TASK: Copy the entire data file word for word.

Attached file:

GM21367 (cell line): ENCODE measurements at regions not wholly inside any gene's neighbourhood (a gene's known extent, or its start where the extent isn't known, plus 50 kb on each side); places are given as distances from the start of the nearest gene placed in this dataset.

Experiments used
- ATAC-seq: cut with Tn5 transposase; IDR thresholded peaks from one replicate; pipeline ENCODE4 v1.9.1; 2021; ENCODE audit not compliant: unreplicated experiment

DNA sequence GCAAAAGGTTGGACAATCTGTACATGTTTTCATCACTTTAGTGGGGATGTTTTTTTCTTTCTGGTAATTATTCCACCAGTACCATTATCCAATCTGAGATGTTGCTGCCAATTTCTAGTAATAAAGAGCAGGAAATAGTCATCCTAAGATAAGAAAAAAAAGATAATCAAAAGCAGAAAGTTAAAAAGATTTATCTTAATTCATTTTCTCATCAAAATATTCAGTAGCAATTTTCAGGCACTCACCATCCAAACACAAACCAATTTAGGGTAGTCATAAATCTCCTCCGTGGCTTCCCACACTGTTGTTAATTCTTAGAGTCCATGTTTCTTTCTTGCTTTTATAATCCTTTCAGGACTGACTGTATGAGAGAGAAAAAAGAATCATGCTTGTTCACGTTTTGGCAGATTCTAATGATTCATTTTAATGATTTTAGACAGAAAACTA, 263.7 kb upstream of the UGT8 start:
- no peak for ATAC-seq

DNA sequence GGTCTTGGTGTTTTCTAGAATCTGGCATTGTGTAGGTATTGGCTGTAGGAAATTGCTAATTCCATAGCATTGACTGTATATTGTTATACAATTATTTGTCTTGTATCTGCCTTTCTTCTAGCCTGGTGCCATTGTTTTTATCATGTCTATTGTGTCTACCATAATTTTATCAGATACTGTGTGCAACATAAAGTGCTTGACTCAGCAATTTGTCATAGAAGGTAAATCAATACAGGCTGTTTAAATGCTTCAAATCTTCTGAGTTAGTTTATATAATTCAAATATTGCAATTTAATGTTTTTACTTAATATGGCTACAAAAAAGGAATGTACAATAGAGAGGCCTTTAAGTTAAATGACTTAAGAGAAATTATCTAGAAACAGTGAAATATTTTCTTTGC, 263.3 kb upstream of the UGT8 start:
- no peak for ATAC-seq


GM21367 (cell line): ENCODE measurements at regions not wholly inside any gene's neighbourhood (a gene's known extent, or its start where the extent isn't known, plus 50 kb on each side); places are given as distances from the start of the nearest gene placed in this dataset.

Experiments used
- ATAC-seq: cut with Tn5 transposase; IDR thresholded peaks from one replicate; pipeline ENCODE4 v1.9.1; 2021; ENCODE audit not compliant: unreplicated experiment

DNA sequence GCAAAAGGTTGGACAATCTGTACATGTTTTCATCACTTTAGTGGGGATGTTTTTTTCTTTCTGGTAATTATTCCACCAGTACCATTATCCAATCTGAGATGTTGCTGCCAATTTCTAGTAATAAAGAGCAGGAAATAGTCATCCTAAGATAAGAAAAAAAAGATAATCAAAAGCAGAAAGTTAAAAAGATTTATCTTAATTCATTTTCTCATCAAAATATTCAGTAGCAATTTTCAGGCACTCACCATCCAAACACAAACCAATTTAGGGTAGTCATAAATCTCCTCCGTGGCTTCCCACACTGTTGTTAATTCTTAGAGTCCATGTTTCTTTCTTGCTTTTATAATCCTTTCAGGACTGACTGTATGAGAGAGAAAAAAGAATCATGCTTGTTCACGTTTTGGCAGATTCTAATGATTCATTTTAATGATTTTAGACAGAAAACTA, 263.7 kb upstream of the UGT8 start:
- no peak for ATAC-seq

DNA sequence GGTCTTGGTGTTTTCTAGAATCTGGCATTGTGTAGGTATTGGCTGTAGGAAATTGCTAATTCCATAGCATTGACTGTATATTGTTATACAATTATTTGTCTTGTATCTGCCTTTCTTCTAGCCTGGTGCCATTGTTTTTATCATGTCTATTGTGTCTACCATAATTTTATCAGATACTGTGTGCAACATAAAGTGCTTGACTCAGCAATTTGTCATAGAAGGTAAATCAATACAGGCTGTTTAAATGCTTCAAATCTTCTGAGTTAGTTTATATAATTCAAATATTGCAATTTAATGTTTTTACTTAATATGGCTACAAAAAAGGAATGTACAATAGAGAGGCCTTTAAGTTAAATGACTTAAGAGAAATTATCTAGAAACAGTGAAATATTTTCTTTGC, 263.3 kb upstream of the UGT8 start:
- no peak for ATAC-seq